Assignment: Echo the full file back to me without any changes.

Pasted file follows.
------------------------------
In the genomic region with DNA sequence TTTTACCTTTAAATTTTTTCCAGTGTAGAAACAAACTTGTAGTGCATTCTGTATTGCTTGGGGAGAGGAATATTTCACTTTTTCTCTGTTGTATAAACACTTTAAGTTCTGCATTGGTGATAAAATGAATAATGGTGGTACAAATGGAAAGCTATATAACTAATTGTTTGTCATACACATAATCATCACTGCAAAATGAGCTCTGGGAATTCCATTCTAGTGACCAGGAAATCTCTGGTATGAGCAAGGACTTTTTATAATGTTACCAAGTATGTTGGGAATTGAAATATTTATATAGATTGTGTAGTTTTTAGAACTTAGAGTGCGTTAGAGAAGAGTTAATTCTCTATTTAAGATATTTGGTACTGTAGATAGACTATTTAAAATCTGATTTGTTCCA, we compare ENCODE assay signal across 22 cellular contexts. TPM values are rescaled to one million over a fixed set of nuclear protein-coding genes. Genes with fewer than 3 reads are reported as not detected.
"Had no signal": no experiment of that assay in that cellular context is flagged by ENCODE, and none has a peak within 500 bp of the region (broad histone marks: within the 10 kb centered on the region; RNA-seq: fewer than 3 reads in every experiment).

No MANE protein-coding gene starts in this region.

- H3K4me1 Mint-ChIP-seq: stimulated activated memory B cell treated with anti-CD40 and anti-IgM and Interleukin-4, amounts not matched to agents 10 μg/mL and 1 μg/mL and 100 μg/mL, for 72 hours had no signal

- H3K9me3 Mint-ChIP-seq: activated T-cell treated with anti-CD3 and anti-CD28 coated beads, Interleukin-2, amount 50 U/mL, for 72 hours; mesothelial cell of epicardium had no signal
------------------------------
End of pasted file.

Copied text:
In the genomic region with DNA sequence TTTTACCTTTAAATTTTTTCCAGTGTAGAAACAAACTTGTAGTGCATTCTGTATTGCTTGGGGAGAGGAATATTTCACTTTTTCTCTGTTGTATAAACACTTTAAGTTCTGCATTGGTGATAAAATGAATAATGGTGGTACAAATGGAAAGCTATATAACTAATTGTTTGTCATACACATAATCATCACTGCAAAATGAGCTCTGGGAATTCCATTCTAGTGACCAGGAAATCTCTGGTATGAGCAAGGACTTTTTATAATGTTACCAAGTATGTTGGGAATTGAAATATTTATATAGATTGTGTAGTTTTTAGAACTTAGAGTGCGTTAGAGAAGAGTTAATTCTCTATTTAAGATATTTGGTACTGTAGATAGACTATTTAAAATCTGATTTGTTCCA, we compare ENCODE assay signal across 22 cellular contexts. TPM values are rescaled to one million over a fixed set of nuclear protein-coding genes. Genes with fewer than 3 reads are reported as not detected.
"Had no signal": no experiment of that assay in that cellular context is flagged by ENCODE, and none has a peak within 500 bp of the region (broad histone marks: within the 10 kb centered on the region; RNA-seq: fewer than 3 reads in every experiment).

No MANE protein-coding gene starts in this region.

- H3K4me1 Mint-ChIP-seq: stimulated activated memory B cell treated with anti-CD40 and anti-IgM and Interleukin-4, amounts not matched to agents 10 μg/mL and 1 μg/mL and 100 μg/mL, for 72 hours had no signal

- H3K9me3 Mint-ChIP-seq: activated T-cell treated with anti-CD3 and anti-CD28 coated beads, Interleukin-2, amount 50 U/mL, for 72 hours; mesothelial cell of epicardium had no signal